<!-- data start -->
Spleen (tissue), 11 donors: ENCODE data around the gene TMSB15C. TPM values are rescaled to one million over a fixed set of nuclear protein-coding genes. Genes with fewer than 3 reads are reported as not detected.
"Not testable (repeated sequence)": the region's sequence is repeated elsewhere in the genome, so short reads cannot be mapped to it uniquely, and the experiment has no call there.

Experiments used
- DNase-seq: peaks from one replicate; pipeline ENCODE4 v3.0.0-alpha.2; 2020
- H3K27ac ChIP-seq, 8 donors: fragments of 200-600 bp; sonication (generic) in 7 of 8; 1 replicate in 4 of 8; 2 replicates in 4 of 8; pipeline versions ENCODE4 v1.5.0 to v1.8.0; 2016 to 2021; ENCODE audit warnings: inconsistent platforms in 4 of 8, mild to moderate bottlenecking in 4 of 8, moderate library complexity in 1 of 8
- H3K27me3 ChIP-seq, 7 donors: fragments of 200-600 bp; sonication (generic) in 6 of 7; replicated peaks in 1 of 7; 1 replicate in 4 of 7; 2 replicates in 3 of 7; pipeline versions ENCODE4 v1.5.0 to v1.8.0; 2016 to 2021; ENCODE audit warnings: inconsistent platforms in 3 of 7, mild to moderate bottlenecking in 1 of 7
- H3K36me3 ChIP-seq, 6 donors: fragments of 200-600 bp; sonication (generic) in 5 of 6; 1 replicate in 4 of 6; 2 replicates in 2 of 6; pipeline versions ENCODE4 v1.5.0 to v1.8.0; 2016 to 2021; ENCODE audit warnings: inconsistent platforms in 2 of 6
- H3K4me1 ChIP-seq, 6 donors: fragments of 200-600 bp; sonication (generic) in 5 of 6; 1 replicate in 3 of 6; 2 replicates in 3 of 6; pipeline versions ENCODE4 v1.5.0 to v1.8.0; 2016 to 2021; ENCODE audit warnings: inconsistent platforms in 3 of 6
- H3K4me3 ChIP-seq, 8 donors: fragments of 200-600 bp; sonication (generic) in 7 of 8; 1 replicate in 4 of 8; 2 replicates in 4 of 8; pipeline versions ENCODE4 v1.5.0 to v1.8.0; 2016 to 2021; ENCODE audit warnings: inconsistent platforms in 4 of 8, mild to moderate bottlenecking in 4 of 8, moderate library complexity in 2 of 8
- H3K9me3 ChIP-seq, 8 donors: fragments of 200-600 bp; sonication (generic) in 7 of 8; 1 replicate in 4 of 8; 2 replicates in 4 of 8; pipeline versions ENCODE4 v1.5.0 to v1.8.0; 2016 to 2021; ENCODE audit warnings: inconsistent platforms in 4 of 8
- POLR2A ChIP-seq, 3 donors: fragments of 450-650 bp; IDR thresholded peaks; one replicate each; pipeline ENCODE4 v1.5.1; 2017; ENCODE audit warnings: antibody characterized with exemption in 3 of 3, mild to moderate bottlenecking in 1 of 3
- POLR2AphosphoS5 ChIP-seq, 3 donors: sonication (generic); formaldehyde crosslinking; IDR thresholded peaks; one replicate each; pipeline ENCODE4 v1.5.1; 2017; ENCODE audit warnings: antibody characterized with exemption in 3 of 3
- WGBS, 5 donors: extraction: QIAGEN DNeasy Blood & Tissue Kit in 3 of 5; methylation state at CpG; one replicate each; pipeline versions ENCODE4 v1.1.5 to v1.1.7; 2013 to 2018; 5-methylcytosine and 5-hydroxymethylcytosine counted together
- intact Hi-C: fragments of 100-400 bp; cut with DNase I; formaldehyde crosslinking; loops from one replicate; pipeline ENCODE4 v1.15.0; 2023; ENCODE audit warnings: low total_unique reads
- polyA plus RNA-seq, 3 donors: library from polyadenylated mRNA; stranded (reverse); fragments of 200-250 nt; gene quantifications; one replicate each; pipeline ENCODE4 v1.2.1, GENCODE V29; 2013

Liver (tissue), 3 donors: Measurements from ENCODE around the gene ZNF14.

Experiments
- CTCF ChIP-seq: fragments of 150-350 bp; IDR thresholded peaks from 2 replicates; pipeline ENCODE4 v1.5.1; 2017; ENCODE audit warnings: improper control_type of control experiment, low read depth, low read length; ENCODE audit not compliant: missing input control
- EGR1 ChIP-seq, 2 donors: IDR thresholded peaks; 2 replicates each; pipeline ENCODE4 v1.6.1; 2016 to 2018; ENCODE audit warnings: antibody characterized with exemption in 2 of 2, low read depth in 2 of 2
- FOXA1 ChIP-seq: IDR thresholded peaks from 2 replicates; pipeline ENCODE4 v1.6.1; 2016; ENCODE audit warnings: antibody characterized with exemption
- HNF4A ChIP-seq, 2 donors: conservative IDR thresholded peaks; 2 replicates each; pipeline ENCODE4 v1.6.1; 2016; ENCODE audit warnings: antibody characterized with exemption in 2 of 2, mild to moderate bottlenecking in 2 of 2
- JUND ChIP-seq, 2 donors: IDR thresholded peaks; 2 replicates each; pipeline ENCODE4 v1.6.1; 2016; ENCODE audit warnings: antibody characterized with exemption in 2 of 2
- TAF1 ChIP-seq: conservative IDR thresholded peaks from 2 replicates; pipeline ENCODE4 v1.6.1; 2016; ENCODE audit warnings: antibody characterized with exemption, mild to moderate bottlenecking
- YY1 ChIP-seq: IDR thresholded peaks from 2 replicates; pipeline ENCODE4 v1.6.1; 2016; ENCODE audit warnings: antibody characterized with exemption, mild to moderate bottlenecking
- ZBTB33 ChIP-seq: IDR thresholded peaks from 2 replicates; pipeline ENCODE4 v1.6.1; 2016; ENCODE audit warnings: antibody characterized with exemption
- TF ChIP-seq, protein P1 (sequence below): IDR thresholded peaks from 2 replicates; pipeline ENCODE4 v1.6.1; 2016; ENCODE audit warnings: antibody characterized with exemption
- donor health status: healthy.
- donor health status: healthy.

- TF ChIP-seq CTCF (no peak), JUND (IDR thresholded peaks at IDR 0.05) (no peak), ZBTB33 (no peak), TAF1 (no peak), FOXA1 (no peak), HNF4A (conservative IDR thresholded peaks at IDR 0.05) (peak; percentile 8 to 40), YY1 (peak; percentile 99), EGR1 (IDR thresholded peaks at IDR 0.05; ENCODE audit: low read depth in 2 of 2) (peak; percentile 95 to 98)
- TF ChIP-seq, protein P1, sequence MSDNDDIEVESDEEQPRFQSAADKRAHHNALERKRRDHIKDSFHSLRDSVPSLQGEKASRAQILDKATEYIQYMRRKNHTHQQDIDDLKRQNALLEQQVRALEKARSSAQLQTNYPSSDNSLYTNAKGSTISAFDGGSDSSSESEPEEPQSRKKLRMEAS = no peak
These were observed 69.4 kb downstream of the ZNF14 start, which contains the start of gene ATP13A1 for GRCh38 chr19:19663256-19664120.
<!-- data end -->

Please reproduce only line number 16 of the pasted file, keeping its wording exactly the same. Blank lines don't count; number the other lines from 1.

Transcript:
Liver (tissue), 3 donors: Measurements from ENCODE around the gene ZNF14.